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Excerpt: "Maisie Llewelyn had never been asked to Wolverden before; therefore, she was not a little elated at Mrs. West's invitation. "Wolverden Tower was fasted thrice," the old woman continued, in a sing-song quaver. "It was fasted thrice with souls of maids against every assault of man or.
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Read on. Grant Allen — was a Canadian science writer and novelist, and a proponent of the theory of evolution. Allen also became a pioneer in science fiction, with the novel "The British Barbarians" which was published about the same time as H.
Wells's "The Time Machine". Maisie Llewelyn had never been asked to Wolverden before; therefore, she was not a little elated at Mrs. West's invitation. For Wolverden Hall, one of the loveliest Elizabethan manor-houses in the Weald of Kent, had been bought and fitted up in appropriate style the phrase is the upholsterer's by Colonel West, the famous millionaire from South Australia.
The Colonel had lavished upon it untold wealth, fleeced from the backs of ten thousand sheep and an equal number of his fellow-countrymen; and Wolverden was now, if not the most beautiful, at least the most opulent country-house within easy reach of London.
West was waiting at the station to meet Maisie. The house was full of Christmas guests already, it is true; but Mrs. West was a model of stately, old-fashioned courtesy: she would not have omitted meeting one among the number on any less excuse than a royal command to appear at Windsor. She kissed Maisie on both cheeks--she had always been fond of Maisie--and, leaving two haughty young aristocrats in powdered hair and blue-and-gold livery to hunt up her luggage by the light of nature, sailed forth with her through the door to the obsequious carriage.
The drive up the avenue to Wolverden Hall Maisie found quite delicious. Even in their leafless winter condition the great limes looked so noble; and the ivy-covered hall at the end, with its mullioned windows, its Inigo Jones porch, and its creeper-clad gables, was as picturesque a building as the ideals one sees in Mr. Abbey's sketches. Iphigenia was a daughter of Agamemnon's, don't you know, and he had offended Artemis or somebody--some other Goddess; and he vowed to offer up to her the most beautiful thing that should be born that year, by way of reparation--just like Jephthah.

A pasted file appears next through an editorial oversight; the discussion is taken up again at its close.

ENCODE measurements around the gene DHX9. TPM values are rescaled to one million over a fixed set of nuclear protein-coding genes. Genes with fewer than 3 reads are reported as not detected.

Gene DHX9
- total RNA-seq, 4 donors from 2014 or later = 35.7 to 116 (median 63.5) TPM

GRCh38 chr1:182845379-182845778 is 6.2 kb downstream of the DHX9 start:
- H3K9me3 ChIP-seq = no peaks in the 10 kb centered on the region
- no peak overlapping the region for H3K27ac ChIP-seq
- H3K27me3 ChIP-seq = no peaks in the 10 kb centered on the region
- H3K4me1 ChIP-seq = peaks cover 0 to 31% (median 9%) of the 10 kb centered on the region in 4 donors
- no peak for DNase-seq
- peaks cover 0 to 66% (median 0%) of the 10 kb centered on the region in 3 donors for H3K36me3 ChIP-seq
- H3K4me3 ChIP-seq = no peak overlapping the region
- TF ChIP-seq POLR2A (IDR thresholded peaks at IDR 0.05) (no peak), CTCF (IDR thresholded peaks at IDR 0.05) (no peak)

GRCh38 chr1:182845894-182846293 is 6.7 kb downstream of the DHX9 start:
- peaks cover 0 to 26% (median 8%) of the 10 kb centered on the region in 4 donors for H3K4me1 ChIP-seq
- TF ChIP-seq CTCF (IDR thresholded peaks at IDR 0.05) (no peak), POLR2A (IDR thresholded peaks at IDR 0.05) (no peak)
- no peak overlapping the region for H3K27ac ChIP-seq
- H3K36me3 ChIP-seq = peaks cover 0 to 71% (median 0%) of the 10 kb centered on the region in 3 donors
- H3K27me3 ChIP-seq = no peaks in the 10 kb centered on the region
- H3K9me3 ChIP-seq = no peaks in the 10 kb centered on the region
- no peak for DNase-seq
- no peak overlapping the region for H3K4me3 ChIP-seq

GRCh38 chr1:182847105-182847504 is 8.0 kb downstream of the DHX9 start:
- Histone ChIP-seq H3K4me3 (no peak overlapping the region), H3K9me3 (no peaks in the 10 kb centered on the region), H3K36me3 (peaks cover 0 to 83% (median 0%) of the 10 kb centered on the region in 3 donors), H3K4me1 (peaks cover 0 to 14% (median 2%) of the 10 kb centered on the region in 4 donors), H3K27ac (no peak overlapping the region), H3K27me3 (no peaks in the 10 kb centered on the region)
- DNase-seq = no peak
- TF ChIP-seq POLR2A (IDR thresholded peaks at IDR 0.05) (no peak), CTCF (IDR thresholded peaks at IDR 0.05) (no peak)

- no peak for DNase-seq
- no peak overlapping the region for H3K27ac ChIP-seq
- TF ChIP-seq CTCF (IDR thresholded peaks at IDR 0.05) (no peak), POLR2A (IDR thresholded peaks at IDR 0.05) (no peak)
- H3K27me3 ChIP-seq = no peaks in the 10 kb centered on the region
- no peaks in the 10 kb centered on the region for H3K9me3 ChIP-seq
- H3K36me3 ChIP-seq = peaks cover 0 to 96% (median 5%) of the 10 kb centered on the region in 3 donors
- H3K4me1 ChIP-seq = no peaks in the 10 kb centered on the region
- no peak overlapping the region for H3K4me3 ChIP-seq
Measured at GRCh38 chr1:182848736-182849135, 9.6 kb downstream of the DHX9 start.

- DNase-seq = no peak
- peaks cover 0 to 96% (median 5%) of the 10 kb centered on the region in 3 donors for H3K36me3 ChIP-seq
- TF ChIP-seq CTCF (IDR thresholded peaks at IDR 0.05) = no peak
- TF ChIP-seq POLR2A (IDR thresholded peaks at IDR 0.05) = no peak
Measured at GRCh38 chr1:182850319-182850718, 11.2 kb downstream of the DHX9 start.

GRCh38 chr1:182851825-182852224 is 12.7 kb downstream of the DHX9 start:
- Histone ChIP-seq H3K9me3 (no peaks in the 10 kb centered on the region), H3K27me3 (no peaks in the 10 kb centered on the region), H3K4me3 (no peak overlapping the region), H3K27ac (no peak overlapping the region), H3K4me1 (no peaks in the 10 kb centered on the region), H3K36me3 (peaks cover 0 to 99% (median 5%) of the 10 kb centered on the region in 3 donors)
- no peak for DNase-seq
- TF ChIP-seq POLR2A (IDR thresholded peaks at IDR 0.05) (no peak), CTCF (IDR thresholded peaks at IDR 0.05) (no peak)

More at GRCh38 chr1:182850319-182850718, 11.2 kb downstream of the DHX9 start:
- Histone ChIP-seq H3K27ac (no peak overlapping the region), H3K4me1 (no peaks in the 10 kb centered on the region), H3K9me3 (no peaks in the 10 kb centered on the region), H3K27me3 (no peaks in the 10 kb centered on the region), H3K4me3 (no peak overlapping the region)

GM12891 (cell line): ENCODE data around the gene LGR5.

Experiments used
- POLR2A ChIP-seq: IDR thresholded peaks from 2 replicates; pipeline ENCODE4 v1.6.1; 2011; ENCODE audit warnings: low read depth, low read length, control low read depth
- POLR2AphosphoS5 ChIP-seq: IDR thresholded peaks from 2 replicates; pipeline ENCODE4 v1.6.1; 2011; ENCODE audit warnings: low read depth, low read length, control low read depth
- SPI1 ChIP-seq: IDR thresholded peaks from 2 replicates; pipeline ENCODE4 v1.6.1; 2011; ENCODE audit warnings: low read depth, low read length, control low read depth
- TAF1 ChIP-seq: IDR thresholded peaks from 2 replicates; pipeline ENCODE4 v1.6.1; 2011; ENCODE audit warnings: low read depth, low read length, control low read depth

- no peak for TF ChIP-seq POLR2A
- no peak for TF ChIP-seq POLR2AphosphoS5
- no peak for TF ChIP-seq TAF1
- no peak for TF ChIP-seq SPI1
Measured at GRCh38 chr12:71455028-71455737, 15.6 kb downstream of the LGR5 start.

Well, Iphigenia was considered the most beautiful product of the particular twelvemonth? I seem to be incommoding you.
He moved away with a furtive air. At the end of the tableau one or two of the characters who were not needed in succeeding pieces came down from the stage and joined the body of spectators, as they often do, in their character-dresses--a good opportunity, in point of fact, for retaining through the evening the advantages conferred by theatrical costume, rouge, and pearl-powder.
Among them the two girls Maisie had admired so much glided quietly toward her and took the two vacant seats on either side, one of which had just been quitted by the awkward undergraduate. They were not only beautiful in face and figure, on a closer view, but Maisie found them from the first extremely sympathetic.
They burst into talk with her, frankly and at once, with charming ease and grace of manner. They were ladies in the grain, in instinct and breeding.
The taller of the two, whom the other addressed as Yolande, seemed particularly pleasing. The very name charmed Maisie. She was friends with them at once. They both possessed a certain nameless attraction that constitutes in itself the best possible introduction. Maisie hesitated to ask them whence they came, but it was clear from their talk they knew Wolverden intimately. After a minute the piano struck up once more.
A famous Scotch vocalist, in a diamond necklet and a dress to match, took her place on the stage, just in front of the footlights.
As chance would have it, she began singing the song Maisie most of all hated. Maisie listened to the song with grave discomfort. She had never liked it, and to-night it appalled her. She did not know that just at that moment Mrs. West was whispering in a perfect fever of apology to a lady by her side, "Oh dear! It was horribly thoughtless! Why, now I remember, Miss Llewelyn's name, you know, is Maisie!
business-unlimited.com/modules/elder-scrolls/bofex-mac-os.php And there she is listening to it with a face like a sheet! I shall never forgive myself! The tall, dark girl by Maisie's side, whom the other called Yolande, leaned across to her sympathetically. And with such eyes as yours, too!
Your eyes are like mine! For death is but a gate--the gate of life in its fullest beauty. It is written over the door, 'Mors janua vit. And beyond it is peace--eternal peace--the calm of rest--the joy of the spirit. And if time passes quickly in time, how much more, then, in eternity! Let me see, is this 'The Death of Ophelia'? No, that's number four; this is number three, 'The Martyrdom of St. West said, positively oozing apology, when she met Maisie in the supper-room, "I'm afraid you've been left in a corner by yourself almost all the evening!
What's their name, I wonder? West asked, with a little surprise in her tone, for her impression was rather that Maisie had been sitting between two empty chairs for the greater part of the evening, muttering at times to herself in the most uncanny way, but not talking to anybody. Maisie glanced round the room in search of her new friends, and for some time could not see them. At last, she observed them in a remote alcove, drinking red wine by themselves out of Venetian-glass beakers. Can you tell me who they are? I've quite taken a fancy to them.
West gazed at them for a second--or rather, at the recess towards which Maisie pointed--and then turned to Maisie with much the same oddly embarrassed look and manner as the undergraduate's. At any rate?